Friday, August 17, 2012

An Interview with Catherine Mackenzie

I recently had the privilege of interviewing Catherine Mackenzie about her latest title, How to Be a Bible Princess. I think her responses to my questions speak for themselves; had I not already read a copy of the book, I certainly would have purchased a copy following our interview!

Q1:  How did you come to write How to Be a Bible Princess?

A: For years I’d been thinking about a particular princess in the bible – Jehosheba – because I’d listened to a sermon by Dale Ralph Davis on her which he’d entitled “The woman who saved Christmas.’ I thought the title to his sermon showed creativity and the sermon itself was a real insight into the ancestry of Jesus and God’s plan of redemption. It made me think that there should be a children’s book that covered her story. The more I thought about that the more I thought about the other female characters in the bible that often do not make it into a children’s book. Roughly about the same time my two sister’s between them produced six nieces. One or two of them are definitely ‘girls’ and definitely like pink. One niece for her birthday got a big pink blanket – and someone asked, ‘How many flamingos did you have to kill to make that?’ You get the picture. Therefore princess stories are big hits with these girls. That’s what made me think about how these stories from the bible could be joined together by the common theme of royalty/princesses.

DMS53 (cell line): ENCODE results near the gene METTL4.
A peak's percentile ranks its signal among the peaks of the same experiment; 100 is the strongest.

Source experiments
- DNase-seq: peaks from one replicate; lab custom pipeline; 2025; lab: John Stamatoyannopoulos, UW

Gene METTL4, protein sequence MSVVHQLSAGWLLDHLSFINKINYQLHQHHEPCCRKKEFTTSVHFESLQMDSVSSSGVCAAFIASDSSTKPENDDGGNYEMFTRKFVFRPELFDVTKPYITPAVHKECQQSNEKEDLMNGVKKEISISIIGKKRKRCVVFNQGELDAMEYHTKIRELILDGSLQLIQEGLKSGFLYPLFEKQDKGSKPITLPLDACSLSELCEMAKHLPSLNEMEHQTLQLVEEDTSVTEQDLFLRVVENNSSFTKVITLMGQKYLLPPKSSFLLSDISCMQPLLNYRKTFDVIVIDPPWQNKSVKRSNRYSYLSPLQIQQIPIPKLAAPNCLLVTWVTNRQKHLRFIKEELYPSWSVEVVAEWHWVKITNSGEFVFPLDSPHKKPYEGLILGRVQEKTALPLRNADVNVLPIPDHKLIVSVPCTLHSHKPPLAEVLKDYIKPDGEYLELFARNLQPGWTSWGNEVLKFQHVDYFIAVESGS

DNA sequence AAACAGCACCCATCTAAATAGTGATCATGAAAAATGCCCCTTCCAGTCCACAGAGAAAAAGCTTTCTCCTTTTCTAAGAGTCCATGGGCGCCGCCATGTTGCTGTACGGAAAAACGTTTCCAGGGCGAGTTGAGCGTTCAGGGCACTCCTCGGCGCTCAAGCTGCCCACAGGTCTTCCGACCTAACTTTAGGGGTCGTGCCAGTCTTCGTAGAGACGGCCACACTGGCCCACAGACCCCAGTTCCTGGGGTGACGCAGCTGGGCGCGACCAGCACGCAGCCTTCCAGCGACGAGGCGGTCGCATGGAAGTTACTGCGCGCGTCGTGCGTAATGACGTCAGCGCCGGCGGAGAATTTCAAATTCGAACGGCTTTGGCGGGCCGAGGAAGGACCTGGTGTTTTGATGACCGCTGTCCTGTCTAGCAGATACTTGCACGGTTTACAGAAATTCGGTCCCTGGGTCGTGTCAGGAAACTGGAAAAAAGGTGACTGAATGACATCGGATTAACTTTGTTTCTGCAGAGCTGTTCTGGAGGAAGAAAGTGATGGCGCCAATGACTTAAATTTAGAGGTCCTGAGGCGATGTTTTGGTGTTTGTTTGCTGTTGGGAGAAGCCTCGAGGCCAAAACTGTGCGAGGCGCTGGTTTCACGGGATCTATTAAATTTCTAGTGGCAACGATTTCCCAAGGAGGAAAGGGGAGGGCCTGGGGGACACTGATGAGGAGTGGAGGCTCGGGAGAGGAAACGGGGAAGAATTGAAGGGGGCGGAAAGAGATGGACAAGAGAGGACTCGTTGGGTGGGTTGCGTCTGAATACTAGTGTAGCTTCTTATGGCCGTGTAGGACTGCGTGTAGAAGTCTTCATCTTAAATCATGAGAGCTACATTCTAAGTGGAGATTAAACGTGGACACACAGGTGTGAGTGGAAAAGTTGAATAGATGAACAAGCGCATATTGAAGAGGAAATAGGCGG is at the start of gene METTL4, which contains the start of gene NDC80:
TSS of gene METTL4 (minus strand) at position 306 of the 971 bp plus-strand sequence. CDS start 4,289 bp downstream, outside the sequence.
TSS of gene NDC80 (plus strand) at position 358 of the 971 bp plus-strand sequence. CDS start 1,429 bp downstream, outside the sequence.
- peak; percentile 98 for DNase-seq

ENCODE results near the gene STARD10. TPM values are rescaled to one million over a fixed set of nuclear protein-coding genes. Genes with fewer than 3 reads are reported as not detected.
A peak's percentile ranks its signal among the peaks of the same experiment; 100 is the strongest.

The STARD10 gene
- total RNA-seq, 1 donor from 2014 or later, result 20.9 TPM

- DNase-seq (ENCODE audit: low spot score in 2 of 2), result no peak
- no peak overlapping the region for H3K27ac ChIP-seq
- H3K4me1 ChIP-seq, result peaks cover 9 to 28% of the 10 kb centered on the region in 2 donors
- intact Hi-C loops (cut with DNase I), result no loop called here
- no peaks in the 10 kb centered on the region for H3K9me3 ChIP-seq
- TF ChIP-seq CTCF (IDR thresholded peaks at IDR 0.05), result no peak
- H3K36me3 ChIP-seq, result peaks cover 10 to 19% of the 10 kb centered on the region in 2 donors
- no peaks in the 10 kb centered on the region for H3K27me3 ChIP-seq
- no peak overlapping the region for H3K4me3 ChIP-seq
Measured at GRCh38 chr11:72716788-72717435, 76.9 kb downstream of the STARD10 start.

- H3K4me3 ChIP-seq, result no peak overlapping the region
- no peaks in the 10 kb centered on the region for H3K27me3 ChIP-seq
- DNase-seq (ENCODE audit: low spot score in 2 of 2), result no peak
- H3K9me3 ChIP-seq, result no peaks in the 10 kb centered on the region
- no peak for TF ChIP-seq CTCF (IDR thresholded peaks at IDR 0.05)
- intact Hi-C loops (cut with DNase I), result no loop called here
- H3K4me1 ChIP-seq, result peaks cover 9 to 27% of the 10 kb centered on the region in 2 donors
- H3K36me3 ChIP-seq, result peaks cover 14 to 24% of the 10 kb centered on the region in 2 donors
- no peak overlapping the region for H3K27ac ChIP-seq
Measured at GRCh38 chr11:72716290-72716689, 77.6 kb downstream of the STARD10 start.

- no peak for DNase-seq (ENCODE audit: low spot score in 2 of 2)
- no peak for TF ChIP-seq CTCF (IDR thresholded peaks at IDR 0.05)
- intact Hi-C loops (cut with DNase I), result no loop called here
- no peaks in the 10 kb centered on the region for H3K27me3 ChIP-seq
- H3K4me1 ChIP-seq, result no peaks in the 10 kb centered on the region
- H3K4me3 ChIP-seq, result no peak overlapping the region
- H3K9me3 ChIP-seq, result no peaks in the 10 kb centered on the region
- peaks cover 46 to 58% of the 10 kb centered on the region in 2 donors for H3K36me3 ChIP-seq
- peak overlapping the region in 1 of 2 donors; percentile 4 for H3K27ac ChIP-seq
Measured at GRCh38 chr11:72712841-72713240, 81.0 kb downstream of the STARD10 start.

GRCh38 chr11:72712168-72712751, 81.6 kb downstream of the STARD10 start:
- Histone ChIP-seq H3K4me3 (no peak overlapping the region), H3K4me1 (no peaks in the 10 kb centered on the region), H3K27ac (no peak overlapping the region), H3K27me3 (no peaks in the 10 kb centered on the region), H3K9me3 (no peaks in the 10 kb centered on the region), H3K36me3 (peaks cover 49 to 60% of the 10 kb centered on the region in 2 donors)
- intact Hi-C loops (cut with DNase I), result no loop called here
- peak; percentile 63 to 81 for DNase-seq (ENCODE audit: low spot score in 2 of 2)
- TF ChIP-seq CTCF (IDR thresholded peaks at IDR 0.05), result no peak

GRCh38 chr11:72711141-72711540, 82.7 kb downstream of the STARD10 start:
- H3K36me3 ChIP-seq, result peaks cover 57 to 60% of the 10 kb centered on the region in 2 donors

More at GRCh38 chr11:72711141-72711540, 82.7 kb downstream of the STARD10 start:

Q2: The princess theme is popular these days, both within Christian circles and without. However, your book is different from the standard "God's princess" fare. In your estimation, what makes How to Be a Bible Princess unique?

A: I think what makes it different is that it keeps referring the child/reader back to Jesus Christ; it isn’t making these women appear to be Disney princesses; it shows the best and the worst of the princesses in the bible; and those that follow God aren’t shown to be perfect – they’re women chosen by God with faults and virtues. There’s application in the book to show young girls how the important thing is not about being a princess – but about being a child of God.

Q3: What do you most desire that the reader will take away from How to Be a Bible Princess?

A: That there is a true royal family, the family of God, and that princesses are all very well but being a child of God, having Christ, the King of Kings as your Lord and Saviour is the one thing needful.

Many thanks to Ms. Mackenzie for taking the time to answer my questions! May God continue to richly bless her work as she seeks to bring glory to Him, and may many young girls be drawn to Christ as a result of her labors!!

Book Review: How to Be a Bible Princess 

    The Spirit himself bears witness with our spirit that we are children of God, and if children, then heirs—heirs of God and fellow heirs with Christ, provided we suffer with him in order that we may also be glorified with him. (Romans 8:16-17, ESV, emphasis added)